Tailored randomized block MCMC methods with application to DSGE models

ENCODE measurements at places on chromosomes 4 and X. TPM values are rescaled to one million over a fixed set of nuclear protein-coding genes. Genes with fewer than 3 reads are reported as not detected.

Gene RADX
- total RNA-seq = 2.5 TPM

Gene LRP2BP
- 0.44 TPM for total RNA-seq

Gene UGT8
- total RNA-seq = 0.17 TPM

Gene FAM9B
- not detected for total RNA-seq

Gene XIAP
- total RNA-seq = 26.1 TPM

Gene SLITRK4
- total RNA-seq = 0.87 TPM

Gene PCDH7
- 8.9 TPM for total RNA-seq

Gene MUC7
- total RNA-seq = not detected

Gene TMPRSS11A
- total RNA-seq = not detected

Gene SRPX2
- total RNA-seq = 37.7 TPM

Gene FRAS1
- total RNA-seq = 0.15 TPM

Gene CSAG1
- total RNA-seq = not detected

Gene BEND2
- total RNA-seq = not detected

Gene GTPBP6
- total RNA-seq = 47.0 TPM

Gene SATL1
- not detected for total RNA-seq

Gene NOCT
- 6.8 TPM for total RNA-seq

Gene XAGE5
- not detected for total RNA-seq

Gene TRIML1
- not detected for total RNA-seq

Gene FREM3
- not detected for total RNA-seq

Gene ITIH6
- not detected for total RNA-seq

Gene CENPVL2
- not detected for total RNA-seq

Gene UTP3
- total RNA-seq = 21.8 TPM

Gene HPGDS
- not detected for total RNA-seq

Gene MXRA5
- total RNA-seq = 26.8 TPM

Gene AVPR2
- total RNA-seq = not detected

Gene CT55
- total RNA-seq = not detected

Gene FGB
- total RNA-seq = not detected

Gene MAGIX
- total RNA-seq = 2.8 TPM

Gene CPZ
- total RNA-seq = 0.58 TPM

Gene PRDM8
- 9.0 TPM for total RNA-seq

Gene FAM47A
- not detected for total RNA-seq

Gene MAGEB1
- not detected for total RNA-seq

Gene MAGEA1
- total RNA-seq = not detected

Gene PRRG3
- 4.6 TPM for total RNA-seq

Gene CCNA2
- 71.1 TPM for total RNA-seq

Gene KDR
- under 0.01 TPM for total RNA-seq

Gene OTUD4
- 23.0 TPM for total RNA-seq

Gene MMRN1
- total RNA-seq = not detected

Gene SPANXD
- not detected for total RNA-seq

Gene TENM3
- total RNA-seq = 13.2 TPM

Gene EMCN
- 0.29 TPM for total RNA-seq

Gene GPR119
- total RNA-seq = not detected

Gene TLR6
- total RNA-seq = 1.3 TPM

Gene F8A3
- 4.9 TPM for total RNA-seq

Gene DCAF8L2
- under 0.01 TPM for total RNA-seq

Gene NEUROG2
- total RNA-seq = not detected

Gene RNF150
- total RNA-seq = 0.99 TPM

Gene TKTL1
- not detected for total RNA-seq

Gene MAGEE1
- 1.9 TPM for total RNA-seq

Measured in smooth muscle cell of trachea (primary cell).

In this paper we develop new Markov chain Monte Carlo schemes for the estimation of Bayesian models. One key feature of our method, which we call the tailored randomized block Metropolis-Hastings (TaRB-MH) method, is the random clustering of the parameters at every iteration into an arbitrary number of blocks. Then each block is sequentially updated through an M-H step. Another feature is that the proposal density for each block is tailored to the location and curvature of the target density based on the output of simulated annealing, following  and  and Chib and Ergashev (inÂ press). We also provide an extended version of our method for sampling multi-modal distributions in which at a pre-specified mode jumping iteration, a single-block proposal is generated from one of the modal regions using a mixture proposal density, and this proposal is then accepted according to an M-H probability of move. At the non-mode jumping iterations, the draws are obtained by applying the TaRB-MH algorithm. We also discuss how the approaches of Chib (1995) and Chib and Jeliazkov (2001) can be adapted to these sampling schemes for estimating the model marginal likelihood. The methods are illustrated in several problems. In the DSGE model of Smets and Wouters (2007), for example, which involves a 36-dimensional posterior distribution, we show that the autocorrelations of the sampled draws from the TaRB-MH algorithm decay to zero within 30-40 lags for most parameters. In contrast, the sampled draws from the random-walk M-H method, the algorithm that has been used to date in the context of DSGE models, exhibit significant autocorrelations even at lags 2500 and beyond. Additionally, the RW-MH does not explore the same high density regions of the posterior distribution as the TaRB-MH algorithm. Another example concerns the model of An and Schorfheide (2007) where the posterior distribution is multi-modal. While the RW-MH algorithm is unable to jump from the low modal region to the high modal region, and vice-versa, we show that the extended TaRB-MH method explores the posterior distribution globally in an efficient manner.
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